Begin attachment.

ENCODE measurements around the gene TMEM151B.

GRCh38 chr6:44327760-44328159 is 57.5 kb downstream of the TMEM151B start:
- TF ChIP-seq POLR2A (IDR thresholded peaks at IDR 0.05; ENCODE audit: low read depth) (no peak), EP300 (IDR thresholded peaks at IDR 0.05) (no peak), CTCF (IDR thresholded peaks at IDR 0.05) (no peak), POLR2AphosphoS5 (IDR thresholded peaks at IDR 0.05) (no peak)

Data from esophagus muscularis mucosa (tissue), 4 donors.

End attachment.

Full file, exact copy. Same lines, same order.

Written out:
ENCODE measurements around the gene TMEM151B.

GRCh38 chr6:44327760-44328159 is 57.5 kb downstream of the TMEM151B start:
- TF ChIP-seq POLR2A (IDR thresholded peaks at IDR 0.05; ENCODE audit: low read depth) (no peak), EP300 (IDR thresholded peaks at IDR 0.05) (no peak), CTCF (IDR thresholded peaks at IDR 0.05) (no peak), POLR2AphosphoS5 (IDR thresholded peaks at IDR 0.05) (no peak)

Data from esophagus muscularis mucosa (tissue), 4 donors.